Sir Philip Green has proposed concessions for landlords in a last-minute deal to shore up support for his retail empire’s restructuring plans.
The Topshop tycoon is offering smaller rent reductions than originally planned, with his family covering the difference, retail firm Arcadia said.
Under the initial proposals, shop-owners were facing rent reductions of between 30% and 70%. This will now be reduced to a range of 25% to 50%.
Lady Green, the group’s shareholder, will fund the difference to the tune of £9.5 million initially.
It is expected that the total cost will be about £30 million over the next three years.
Ian Grabiner, chief executive of Arcadia, said: “Having already secured the support of our pensions trustees, trade creditors and a significant number of landlords, we hope these final revised terms will ensure the majority of landlords support the CVA at next week’s vote.
“Their support is vital for the long-term sustainability of the group, our 18,000 employees and our extensive network of loyal suppliers.”
It comes after Wednesday’s meeting to vote on seven company voluntary arrangements (CVAs) was suspended to give Arcadia more time to negotiate with landlords.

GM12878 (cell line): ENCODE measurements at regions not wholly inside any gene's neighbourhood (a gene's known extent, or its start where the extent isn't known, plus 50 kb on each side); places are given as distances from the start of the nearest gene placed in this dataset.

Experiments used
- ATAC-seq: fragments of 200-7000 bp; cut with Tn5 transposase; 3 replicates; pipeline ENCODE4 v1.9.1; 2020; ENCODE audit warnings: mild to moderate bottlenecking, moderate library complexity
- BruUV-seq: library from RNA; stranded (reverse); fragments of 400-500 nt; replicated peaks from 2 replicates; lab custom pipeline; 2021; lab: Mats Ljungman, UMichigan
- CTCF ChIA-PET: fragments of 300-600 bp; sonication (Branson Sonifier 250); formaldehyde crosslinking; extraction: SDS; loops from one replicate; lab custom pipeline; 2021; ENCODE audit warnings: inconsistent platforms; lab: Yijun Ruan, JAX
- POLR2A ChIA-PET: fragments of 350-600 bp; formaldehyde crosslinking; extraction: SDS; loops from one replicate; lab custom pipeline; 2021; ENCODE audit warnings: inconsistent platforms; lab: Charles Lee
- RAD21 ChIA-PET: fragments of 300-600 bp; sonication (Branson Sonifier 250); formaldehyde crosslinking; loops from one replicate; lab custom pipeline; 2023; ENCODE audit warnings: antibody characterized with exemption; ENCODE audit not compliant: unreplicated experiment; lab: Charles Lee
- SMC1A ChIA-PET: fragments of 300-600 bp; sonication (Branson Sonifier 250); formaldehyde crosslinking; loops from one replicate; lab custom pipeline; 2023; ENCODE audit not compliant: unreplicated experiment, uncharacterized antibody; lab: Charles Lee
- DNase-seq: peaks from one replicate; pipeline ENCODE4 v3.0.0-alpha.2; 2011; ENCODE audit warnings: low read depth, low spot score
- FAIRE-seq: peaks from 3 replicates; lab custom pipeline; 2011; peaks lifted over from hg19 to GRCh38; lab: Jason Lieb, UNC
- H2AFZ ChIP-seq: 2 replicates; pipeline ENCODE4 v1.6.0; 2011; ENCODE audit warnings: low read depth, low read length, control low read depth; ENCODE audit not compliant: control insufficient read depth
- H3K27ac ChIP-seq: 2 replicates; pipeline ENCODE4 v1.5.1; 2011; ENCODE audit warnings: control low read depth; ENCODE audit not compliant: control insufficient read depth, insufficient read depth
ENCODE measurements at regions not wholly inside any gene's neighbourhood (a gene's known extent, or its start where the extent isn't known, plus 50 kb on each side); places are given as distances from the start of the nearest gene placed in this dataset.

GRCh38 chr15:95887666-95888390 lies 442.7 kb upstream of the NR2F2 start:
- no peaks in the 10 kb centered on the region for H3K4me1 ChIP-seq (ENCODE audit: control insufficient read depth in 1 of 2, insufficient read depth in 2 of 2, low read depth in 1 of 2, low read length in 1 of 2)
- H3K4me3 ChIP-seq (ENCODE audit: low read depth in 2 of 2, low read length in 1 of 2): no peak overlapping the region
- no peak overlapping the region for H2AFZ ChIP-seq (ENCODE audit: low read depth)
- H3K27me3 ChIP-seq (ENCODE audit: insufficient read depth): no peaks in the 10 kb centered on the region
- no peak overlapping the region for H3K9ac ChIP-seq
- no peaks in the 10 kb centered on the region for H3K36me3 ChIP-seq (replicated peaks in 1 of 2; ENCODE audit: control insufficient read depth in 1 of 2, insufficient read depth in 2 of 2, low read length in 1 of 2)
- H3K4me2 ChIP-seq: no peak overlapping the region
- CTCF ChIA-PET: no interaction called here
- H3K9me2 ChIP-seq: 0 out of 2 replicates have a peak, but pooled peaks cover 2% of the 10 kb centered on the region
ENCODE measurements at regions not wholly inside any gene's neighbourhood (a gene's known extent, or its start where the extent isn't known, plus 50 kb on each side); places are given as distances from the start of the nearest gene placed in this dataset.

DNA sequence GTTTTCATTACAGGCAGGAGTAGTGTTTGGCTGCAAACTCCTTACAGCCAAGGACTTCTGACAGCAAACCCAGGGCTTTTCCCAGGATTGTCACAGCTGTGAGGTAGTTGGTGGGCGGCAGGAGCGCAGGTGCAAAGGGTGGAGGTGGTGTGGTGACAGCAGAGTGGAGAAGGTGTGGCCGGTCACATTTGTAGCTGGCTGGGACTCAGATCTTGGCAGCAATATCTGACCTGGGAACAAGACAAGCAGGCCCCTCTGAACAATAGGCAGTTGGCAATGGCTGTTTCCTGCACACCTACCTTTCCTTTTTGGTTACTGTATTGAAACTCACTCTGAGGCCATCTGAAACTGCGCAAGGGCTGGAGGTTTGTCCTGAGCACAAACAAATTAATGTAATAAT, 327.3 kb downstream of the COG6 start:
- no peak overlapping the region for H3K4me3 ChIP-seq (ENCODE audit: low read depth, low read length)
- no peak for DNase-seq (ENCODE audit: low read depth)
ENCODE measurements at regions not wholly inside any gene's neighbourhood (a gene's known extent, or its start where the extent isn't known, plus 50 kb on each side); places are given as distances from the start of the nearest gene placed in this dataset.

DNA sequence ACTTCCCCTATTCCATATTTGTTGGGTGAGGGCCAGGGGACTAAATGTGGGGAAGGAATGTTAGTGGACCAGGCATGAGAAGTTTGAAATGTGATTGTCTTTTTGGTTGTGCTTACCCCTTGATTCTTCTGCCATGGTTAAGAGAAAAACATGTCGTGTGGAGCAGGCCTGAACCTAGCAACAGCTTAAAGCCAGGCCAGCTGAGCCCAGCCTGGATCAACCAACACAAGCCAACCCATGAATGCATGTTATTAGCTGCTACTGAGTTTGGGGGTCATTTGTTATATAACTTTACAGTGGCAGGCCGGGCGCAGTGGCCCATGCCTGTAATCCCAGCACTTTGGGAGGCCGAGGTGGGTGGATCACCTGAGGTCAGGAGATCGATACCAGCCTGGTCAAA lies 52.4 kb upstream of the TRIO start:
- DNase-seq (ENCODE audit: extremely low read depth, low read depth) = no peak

Votes had already been cast on the proposals, but many landlords opposed the changes, leaving the future of several retail brands and their 18,000 employees in doubt.
The meeting is due to reconvene on June 12, when the CVAs which did not previously have enough support will be voted on again.
At least one CVA is understood to already have sufficient support after the Pensions Regulator (TPR) agreed fresh terms for protecting Arcadia’s pension fund.
But Sir Philip’s long-time critic Frank Field warned on Friday against repeating “mistakes of the past” as he questioned whether the current arrangements were enough.
In a letter to TPR the MP said there still appears to be a “substantial deficit” in Arcadia’s pension schemes.
On Tuesday, Arcadia agreed to back the schemes with an additional £25 million in the form of asset security.
This was on top of the £100 million which Lady Green had previously pledged to inject into the scheme, as well as £185 million of asset securities.
Arcadia will also pay £25 million a year into the scheme over three years.
Mr Field, who chairs parliament’s Work and Pensions Select Committee, said the adjournment of the CVA vote this week was a “useful opportunity for us all to reflect on the CVA proposals”.
“You will understand that, given our experience with BHS, we are very keen indeed not to see a repeat of the mistakes of the past,” he said.
He asked the pensions watchdog to provide further details of its agreement with Arcadia ahead of the next CVA meeting.
TPR said following the adjournment: “We will be working closely with the company, pension scheme trustees and the PPF to understand any changes to the CVA proposals and whether there are implications for the scheme to ensure members are properly protected.
“We will not be commenting further at this stage.”